Knowledge of particle motion polarization aids in identifying phases on three-component seismograms. The scheme of Montalbetti and Kanasewich (1970) is extended to analytic three-component seismograms, where the imaginary part of the signal is the Hilbert transform of the real part. This scheme has only one free parameter, the length of the time window over which the polarization parameters are estimated, so it can be applied in a routine way to three-component data. The azimuth and dip of the direction of maximum polarization and the degree of elliptical polarization as a function of time for the seismograms are obtained.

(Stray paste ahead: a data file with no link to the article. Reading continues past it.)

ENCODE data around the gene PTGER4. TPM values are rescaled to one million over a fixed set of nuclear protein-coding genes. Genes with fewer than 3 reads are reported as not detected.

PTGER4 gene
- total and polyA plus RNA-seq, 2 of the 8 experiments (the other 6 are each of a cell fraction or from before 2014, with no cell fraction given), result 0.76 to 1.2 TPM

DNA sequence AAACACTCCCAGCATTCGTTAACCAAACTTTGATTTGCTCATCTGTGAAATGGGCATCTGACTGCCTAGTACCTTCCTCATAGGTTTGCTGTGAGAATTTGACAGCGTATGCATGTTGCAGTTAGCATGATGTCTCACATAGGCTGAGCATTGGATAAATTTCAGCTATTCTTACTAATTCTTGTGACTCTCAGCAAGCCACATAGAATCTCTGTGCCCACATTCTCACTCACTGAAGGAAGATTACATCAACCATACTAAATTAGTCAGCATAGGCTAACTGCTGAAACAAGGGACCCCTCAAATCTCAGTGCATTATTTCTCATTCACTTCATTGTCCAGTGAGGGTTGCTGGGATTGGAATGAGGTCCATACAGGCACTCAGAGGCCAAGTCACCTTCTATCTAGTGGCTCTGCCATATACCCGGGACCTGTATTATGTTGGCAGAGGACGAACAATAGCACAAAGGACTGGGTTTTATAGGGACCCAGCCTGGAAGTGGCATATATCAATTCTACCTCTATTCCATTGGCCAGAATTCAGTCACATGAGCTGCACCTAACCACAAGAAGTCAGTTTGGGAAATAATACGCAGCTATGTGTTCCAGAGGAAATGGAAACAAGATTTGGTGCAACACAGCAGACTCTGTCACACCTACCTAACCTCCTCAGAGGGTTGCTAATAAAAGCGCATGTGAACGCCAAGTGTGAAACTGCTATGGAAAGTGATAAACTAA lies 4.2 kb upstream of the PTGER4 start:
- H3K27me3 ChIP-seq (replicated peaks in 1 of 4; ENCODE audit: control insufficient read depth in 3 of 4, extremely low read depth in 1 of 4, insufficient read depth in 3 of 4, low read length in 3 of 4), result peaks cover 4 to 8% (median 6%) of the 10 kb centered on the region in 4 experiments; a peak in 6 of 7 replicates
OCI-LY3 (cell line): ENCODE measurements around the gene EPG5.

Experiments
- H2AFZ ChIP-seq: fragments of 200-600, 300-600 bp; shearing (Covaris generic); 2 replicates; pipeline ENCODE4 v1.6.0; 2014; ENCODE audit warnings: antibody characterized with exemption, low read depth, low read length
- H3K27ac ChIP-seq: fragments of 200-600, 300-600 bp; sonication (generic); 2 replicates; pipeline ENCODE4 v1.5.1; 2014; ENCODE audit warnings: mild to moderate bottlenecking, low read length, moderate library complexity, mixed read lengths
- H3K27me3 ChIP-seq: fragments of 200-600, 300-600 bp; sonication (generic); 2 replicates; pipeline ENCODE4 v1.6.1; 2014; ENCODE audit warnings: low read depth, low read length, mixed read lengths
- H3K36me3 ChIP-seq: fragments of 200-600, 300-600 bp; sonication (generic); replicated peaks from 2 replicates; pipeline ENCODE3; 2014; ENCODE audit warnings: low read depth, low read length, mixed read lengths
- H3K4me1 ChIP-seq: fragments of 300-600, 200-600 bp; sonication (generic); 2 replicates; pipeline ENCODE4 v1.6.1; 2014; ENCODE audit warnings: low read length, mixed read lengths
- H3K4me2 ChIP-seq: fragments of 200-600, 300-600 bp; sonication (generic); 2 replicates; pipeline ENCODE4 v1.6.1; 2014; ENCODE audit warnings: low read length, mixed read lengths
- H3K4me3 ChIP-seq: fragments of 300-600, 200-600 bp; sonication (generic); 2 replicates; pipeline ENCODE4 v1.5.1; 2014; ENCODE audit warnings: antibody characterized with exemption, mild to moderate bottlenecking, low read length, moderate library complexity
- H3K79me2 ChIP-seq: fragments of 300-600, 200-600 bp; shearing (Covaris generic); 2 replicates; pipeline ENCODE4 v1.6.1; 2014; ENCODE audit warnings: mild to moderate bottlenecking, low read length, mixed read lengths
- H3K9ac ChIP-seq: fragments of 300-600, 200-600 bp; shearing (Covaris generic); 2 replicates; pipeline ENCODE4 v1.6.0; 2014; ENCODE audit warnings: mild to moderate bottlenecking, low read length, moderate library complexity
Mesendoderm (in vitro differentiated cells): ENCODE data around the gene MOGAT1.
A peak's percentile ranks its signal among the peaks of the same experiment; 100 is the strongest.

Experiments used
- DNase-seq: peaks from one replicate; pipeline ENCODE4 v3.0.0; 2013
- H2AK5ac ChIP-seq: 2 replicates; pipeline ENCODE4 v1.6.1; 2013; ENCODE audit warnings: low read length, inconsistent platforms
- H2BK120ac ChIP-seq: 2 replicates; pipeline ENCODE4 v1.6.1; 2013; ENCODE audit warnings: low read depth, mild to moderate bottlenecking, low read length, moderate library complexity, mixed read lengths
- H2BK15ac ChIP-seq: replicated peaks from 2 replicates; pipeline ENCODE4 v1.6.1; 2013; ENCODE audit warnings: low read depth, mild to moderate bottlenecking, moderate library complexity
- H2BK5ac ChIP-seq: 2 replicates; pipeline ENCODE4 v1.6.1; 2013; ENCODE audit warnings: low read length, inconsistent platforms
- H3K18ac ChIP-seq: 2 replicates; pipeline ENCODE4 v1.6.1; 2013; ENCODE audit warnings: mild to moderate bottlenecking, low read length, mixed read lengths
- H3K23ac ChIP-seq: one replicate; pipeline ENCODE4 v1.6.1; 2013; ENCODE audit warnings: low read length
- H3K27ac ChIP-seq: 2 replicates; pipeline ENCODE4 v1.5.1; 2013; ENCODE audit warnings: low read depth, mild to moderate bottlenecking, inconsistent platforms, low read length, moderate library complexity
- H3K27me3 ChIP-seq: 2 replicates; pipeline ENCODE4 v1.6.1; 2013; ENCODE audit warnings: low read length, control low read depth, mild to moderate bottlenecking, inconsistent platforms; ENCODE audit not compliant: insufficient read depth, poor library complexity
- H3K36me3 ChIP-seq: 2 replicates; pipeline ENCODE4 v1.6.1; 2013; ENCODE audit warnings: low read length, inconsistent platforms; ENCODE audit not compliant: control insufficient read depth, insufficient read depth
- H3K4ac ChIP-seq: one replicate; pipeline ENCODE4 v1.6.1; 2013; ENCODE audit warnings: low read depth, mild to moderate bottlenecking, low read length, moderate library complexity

Polarization analysis of strong motion data from the 1971 San Fernando earthquake aids in the discrimination between wave types, which is important for the understanding of the complicated earthquake-induced shaking observed in basins. Most arrivals are incident on the receivers in the direction of the back-azimuth to the epicenter, which suggests that despite the complicated motions, two-dimensional finite difference methods are sufficient to understand the effect on seismic waves of the Los Angeles and San Fernando basins (Vidale and Helmberger, 1986b).